The Continuum in Lake City Will Change the Face of Local Education

by Shamira McCray

Lake City philanthropist and entrepreneur Darla Moore said The Continuum is “a vision for what the future of education could, and probably should, look like.”

The new educational initiative in Lake City is a partnership between the Darla Moore Foundation, Francis Marion University and Florence-Darlington Technical College.

“There are many issues facing South Carolina today,” Moore said in a news release. “None is more pressing than creating an educational system that more effectively meets the needs of the businesses and industries of this state, and the citizens who make them go.”

Moore said major employers such as Volvo and Boeing have informed her that they need a better-trained and educated workforce to sustain their growth in South Carolina.

“That’s a vital need we must meet,” Moore said. “I believe The Continuum will fast become a model for how that can be done.”

The Continuum will be housed in a new $25 million, 46,000-square-foot facility in downtown Lake City and will be a regional center for education and workforce development. There will be a focus at The Continuum on “advancing the knowledge and mastery of innovative and technical skills,” according to the release sent Thursday.

Courses that lead to two- and four-year degrees will be offered at The Continuum, plus a business incubator, dual enrollment courses for high school students, workforce development certificate programs and other science and innovation programs for students in kindergarten through 12th grade.

Students from Pee Dee-area public school districts and private schools are expected to enroll for classes that will begin in August. Courses for both dual enrollment and traditional students will include English, math, history, biology, chemistry, art, music, business, computer science, education, pre-engineering and pre-nursing, the release said. Initial workforce development courses will include training in HVAC, welding, health sciences, mechatronic and advanced manufacturing technology.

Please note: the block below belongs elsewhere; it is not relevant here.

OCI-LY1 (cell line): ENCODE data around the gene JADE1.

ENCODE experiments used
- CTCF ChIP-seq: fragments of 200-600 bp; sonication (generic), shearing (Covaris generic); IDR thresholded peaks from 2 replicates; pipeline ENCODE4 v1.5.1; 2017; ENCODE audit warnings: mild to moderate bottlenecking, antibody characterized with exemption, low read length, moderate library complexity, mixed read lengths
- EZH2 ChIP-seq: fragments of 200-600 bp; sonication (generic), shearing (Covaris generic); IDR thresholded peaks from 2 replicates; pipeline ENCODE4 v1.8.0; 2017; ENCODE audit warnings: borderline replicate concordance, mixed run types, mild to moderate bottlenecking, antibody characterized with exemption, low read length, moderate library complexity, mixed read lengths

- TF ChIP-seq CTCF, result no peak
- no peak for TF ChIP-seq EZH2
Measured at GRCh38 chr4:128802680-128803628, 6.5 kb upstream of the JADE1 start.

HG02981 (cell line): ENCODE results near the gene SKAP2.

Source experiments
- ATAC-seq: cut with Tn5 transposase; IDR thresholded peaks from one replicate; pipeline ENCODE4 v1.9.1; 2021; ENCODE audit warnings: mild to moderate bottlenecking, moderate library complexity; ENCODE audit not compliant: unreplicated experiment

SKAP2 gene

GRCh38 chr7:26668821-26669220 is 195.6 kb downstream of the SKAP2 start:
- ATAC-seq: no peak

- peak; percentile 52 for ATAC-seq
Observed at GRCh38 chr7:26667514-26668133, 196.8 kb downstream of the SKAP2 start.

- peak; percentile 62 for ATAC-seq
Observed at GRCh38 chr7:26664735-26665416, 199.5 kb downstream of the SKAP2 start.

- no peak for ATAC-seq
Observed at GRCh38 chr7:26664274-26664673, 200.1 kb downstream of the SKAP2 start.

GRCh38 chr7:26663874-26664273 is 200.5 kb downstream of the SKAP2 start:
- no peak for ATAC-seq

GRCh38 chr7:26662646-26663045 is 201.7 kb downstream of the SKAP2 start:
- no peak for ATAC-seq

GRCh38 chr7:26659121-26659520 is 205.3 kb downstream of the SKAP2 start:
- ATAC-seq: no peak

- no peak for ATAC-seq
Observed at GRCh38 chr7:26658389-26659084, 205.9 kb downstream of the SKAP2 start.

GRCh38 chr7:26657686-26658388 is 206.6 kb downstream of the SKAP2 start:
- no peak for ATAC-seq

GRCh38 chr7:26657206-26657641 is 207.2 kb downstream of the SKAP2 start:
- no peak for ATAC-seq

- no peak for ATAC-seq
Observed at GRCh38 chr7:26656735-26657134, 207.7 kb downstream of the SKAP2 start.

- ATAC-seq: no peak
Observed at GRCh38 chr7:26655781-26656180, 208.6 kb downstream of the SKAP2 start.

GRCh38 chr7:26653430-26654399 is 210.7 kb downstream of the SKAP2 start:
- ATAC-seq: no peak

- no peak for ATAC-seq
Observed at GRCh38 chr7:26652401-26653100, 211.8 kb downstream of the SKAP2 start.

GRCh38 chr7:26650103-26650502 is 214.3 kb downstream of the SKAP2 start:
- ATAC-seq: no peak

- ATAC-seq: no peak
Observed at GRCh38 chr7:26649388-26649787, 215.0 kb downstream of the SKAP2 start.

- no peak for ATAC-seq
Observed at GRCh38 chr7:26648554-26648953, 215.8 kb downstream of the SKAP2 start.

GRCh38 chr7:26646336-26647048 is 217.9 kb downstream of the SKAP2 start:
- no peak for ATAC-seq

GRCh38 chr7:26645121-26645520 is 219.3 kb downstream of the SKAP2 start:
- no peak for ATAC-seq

According to the release, The Continuum will include seven high-tech classrooms, three computer labs, three distance learning (online) classrooms, large prep rooms for biology and chemistry labs, four workforce development classrooms/labs, a health science space and a large lecture hall that can be converted into an event space.

“The business incubator will have a separate public entrance and space for up to five nascent businesses,” the release said. “The incubator will be run by FMU through its Kelly Center for Enterprise and Innovation, which operates the business development center for the city of Florence in downtown Florence.”

Francis Marion University President Fred Carter said what Moore has brought together is extraordinary in its breadth and vision.

“There is no single path to becoming an educated person or to engaging in a meaningful vocation,” Carter said through the release. “Through its unique structure and flexibility, The Continuum opens new doors for students across the spectrum. FMU is eager to begin this bold, new adventure.”

Florence-Darlington Technical College Interim President Ed Bethea said The Continuum will be huge for Lake City and the surrounding area.

“Lower Florence County will have easy access to educational opportunities that have never before been available in that part of Florence County,” Bethea said.

Former J. Paul Truluck Creative Arts and Science Magnet School Principal Jeanette Altman will be the director of The Continuum. Anna Todd, who most recently served as assistant director of admissions at Francis Marion University. will direct the university’s services at The Continuum while managing other outreach programs. Briana Dennis, the Kelly Center director at Francis Marion, will manage the business incubator.

The Continuum will announce other personnel later.

A four-member board will govern The Continuum, the release said. The board includes Moore, who will serve as the chairwoman, Darla More Foundation CEO and President Dr. Marion Fowler, Bethea and Carter.

To read the full article on SC Now, click here.